- Namespace initialization. Names are generally defined in each submodule of the package.
However, there exist some names having no apparent association with any submodules.
These names can be defined in
__init__.py. In addition, during an interactive IPython session, the
<tab>-autocompletion can identify only these names when only the package (no submodules) is imported.
- Exporting names.
It has a module attribute known as
__all__, which is a list of strings. This attribute declares all names exported when the package is imported by
from *statement. Of course, all the names in
__all__need to be defined or imported from elsewhere for them to be importable.
Absolute versus relative import
While relative import refers to the import statement using relative paths, absolute import refers to the import statement using absolute paths. Both methods of import refer to package import, not standalone module import.
While relative import makes the package more robust against the migration of the importee, absolute import makes the package more robust against the migration of the importer. In addition, relative import is shorter to type.
There is an important change about relative import from Python 2.X to Python 3.X. In 2.X, an undotted import is relative-then-absolute. In 3.X, an undotted import is absolute-only.
The full setups can be summarized in the following table:
|from xxx import yyy||relative-then-absolute||absolute-only|
|from .xxx import yyy||relative-only||relative-only|
To adopt the 3.X behavior in a 2.X module, one needs to run
from __future__ import absolute_import at the beginning of the module (probably after the docstring).
This technique also works in an interactive session.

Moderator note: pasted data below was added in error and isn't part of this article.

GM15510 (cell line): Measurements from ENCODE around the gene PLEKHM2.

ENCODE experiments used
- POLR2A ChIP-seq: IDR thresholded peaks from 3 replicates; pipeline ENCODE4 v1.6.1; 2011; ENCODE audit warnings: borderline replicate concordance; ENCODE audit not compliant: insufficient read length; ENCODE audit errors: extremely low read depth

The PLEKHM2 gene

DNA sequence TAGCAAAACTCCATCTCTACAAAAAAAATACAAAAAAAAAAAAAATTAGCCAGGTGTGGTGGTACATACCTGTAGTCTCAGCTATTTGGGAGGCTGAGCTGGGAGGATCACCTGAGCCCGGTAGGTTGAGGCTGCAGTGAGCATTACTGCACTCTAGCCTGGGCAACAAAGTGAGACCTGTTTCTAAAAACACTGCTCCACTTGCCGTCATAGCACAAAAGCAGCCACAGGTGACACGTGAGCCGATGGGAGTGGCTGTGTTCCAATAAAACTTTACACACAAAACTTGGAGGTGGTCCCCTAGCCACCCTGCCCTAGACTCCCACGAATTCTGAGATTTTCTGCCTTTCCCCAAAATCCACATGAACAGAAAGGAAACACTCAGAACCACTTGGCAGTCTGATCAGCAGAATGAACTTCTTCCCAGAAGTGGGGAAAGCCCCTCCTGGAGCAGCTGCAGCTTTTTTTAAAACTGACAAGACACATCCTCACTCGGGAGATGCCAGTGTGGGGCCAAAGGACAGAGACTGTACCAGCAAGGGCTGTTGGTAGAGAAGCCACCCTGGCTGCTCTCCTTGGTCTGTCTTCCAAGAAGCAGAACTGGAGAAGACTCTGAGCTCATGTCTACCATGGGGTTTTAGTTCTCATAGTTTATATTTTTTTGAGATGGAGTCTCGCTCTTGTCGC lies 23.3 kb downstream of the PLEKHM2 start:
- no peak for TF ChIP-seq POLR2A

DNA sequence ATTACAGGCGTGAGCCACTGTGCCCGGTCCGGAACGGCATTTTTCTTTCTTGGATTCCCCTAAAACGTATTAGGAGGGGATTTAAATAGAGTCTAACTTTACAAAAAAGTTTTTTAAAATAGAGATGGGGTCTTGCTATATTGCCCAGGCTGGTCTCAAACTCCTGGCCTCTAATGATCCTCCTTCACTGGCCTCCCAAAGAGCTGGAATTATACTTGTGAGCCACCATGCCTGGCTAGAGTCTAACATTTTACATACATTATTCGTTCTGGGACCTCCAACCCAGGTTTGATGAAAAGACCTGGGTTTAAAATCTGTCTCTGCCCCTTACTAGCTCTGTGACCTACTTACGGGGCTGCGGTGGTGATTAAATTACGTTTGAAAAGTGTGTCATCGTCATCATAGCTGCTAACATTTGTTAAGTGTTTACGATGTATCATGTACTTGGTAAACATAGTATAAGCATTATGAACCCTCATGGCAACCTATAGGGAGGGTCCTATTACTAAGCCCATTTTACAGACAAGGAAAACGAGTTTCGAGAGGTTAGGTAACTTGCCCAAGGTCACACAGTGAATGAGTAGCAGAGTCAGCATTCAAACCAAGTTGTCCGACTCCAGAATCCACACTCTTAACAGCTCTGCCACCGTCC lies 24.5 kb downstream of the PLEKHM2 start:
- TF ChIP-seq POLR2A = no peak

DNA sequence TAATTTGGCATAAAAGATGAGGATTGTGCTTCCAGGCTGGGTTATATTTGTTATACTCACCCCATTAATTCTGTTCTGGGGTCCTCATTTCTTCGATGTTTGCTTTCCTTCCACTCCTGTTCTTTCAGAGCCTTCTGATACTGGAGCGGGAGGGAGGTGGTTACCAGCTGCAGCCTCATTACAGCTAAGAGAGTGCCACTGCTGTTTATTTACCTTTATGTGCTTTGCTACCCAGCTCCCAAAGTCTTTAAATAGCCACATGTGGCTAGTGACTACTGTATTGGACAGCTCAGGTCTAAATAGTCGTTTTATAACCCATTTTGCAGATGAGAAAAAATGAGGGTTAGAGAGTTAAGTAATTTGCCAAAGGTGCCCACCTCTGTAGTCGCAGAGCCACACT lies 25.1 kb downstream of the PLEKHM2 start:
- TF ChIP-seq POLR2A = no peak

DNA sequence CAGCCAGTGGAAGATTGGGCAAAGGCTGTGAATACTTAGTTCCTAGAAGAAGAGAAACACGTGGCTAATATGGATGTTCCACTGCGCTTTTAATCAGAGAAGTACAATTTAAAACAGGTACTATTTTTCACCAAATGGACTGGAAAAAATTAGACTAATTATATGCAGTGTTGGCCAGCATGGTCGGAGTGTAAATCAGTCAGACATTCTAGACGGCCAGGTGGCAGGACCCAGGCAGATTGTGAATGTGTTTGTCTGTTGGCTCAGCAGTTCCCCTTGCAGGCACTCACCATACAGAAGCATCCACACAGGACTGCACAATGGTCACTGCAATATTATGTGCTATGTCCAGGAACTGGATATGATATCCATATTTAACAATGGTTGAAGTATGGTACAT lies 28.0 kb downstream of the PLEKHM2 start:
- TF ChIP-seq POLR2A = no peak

Absolute import is valid in all kinds of modules, whereas relative import is invalid in programs or modules imported not as a portion of a package. For instance, when it is imported by a program in the same directory, it is imported as a regular module, not a submodule or a package.
From the table, we can see that Python 3.X distinguishes relative import from absolute import and shows no ambiguities. Therefore, the programmers have to choose between these two import methods. Skillful programmers will use relative import for weight lifting modules and absolute import for the test modules. This convention is the one adopted by scikit-learn.
Package versus program
The above revolution in Python 3.X is not without consequences. The dotted import not only makes the module no longer able to serve as both a package submodule and a program but also requires programs calling them to use absolute import.
It explains why the test modules use absolute import. On the one hand, absolute import allows the weight lifting source code to use relative import. Also, when relative import is used by the importee, the importer cannot use module import. On the other hand, absolute import allows each test module to be run as an individual program. That is, you can run individual tests separately rather than invoke the whole test suite every time.
The rule of thumb is that if a module is intended as both a package module and a program, it should use absolute import. For package-only modules, the convention is to use relative import. For program-only modules, the convention is to use absolute import and preferably also put them outside the package.